As an asset class, residential real estate has become more attractive across Europe. That said, for the majority of current leads, the maxim is "Back to the old markets." It is important to note European residential real estate markets manifest four cross-border trends at the moment that will influence developments in the years and decades to come.

The first trend is that the number of large portfolios being put on the market has rebounded - these are primarily the ones that changed hands during the boom years of 2004-07. Ernst & Young Real Estate, for instance, concludes in its Trend Barometer Real Estate Investment Market Germany that the average transaction size could grow along with the overall increase in transaction volume. Eight out of ten polled market players expect to see larger real estate deals, while two in three believe that portfolio deals will experience a comeback. Even spectacularly large transactions are said to be on the cards again.

Here is another trend: the increasing significance of energy efficiency will subject the European housing sector to extensive changes. Admittedly, there is as yet no uniform pan-European standard that governs the energy efficiency of residential properties and buildings in general. With its Energy Performance of Buildings Directive, however, the European Union mandates that all buildings built from 2021 onwards should be "near-zero-energy buildings." Implementing the Directive will have different ramifications for the European countries. New residential properties built in Germany, Switzerland and Austria, for instance, already satisfy high energy standards. The situation in the UK is somewhat different. Britain's BREEAM (British Research Establishment Environmental Assessment Method) was one of the first quality labels for environmentally sound construction when it was introduced in 1990, and it is widely recognised today. Yet compared with the requirements in Germany, its standards are lower, and the catch-up need in the UK remains comparatively high. For the time being, this reason alone makes German real estate particularly attractive for British investors. Investors coming to Germany principally acquire high-end buildings in terms of energy efficiency but also regarding fit-out and infrastructure connectivity. It is safe to assume for investors that no fundamental adjustments to energy standards are waiting in the wings - which is clearly a head start for investors buying German real estate.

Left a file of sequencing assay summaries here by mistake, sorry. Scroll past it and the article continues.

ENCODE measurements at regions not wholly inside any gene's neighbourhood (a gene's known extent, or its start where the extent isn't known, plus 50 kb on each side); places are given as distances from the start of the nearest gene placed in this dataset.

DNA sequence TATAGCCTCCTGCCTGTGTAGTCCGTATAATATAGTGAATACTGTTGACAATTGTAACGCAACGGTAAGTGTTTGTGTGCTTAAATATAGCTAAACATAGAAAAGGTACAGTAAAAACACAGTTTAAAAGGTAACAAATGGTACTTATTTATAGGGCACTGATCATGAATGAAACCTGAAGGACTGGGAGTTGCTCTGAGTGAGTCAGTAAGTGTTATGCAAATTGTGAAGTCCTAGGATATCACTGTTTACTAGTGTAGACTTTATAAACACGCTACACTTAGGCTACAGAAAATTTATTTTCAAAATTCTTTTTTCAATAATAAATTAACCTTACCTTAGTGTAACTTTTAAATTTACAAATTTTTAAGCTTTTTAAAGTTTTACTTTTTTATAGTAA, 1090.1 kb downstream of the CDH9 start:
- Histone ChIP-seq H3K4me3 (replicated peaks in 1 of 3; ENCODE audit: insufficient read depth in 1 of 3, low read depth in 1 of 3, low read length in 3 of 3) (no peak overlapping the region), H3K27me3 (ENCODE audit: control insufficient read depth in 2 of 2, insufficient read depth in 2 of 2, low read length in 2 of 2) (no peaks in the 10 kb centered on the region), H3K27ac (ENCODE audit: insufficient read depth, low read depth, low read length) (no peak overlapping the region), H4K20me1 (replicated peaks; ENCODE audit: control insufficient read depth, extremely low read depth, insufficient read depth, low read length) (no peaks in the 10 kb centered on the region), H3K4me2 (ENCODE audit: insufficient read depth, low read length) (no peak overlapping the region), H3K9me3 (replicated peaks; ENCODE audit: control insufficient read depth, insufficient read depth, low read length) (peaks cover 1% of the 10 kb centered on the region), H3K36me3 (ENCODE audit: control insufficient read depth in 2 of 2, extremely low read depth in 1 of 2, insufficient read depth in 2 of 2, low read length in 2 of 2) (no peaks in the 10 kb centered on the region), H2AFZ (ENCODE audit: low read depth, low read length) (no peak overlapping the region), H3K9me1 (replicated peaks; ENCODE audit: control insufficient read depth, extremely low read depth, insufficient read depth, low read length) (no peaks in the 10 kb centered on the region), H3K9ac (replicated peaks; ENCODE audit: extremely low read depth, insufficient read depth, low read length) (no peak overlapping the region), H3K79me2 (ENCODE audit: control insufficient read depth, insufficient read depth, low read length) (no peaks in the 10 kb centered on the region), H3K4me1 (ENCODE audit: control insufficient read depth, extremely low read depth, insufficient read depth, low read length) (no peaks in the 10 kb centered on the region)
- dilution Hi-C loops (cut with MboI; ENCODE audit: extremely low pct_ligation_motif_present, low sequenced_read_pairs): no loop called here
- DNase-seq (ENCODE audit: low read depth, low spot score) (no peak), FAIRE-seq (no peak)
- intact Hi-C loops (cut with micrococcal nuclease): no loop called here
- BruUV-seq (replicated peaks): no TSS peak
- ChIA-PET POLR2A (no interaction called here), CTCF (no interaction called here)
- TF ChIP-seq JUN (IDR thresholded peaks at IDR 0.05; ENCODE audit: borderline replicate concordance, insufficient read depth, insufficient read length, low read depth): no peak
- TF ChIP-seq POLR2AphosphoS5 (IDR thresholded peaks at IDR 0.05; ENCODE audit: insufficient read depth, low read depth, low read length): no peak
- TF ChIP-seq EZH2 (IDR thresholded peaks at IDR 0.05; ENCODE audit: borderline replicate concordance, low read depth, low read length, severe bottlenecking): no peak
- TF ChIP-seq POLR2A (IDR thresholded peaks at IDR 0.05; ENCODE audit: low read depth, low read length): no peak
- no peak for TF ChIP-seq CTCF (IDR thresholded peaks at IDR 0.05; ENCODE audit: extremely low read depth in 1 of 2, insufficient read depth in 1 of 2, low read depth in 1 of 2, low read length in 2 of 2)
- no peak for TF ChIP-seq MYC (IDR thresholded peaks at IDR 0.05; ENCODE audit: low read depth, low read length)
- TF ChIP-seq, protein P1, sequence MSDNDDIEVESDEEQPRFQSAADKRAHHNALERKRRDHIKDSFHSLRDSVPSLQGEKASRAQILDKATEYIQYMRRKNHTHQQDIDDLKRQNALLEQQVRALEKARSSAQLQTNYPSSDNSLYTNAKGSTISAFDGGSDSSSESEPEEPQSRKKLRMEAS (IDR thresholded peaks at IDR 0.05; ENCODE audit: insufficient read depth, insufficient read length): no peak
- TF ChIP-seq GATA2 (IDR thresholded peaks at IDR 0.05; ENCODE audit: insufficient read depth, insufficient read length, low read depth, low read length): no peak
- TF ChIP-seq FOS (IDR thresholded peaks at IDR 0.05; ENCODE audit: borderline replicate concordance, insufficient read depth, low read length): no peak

This time benefit is also cited by players from other countries. Most Scandinavian investors, for instance, consider it one of their main investment criteria. And it does not always have to be a new building: existing assets with sound sustainability credentials are currently very much in demand among Scandinavian investors, too. Swedes and Norwegians, for instance, have Berlin high on their list of eligible locations. For now, though, this is as far south as they dare to go.

Trend number three: irrespective of the country that is being invested in - the focus remains on core property, then as now. Investors from both within and outside Germany choose residential real estate primarily located in metropolitan regions and good locations. This will eventually have an impact on the price trend and we expect to see price hikes for prime locations in Germany. Rising residential rents on the German housing market will be one of the key drivers of this trend. That said, increases in rents and prices are not about to check the historical stability of the German market. Germany is merely matching a development that the UK and the Netherlands have already experienced. It will hardly scare investors off - on the contrary. While they may be entering the market at a high level, there are great prospects for continued positive development, and this in turn will ultimately precipitate a rise in demand and further investments.

The expectation that the positive market development will continue is based on demographic trends in Europe, among other things. This leads to the fourth trend, which will have an essential impact on the housing sector in the coming years and decades: conurbations keep gaining in significance as investment locations due to ongoing urbanisation or re-urbanisation. The return of people to the cities will ensure a constant or indeed a rising demand for residential space in conurbations. Accordingly, only the metropolitan regions stand to gain from this trend, though.

There is admittedly no "single" European residential property market - instead, you need to differentiate between the various national markets. Yet the increase in major portfolio deals, the growing importance of energy efficiency in the housing and real estate economy, the search for core real estate and the demographic development is likely to define all of Europe's housing markets over the next few years.

Thomas Beyerle is head of CSR & research at IVG Immobilien AG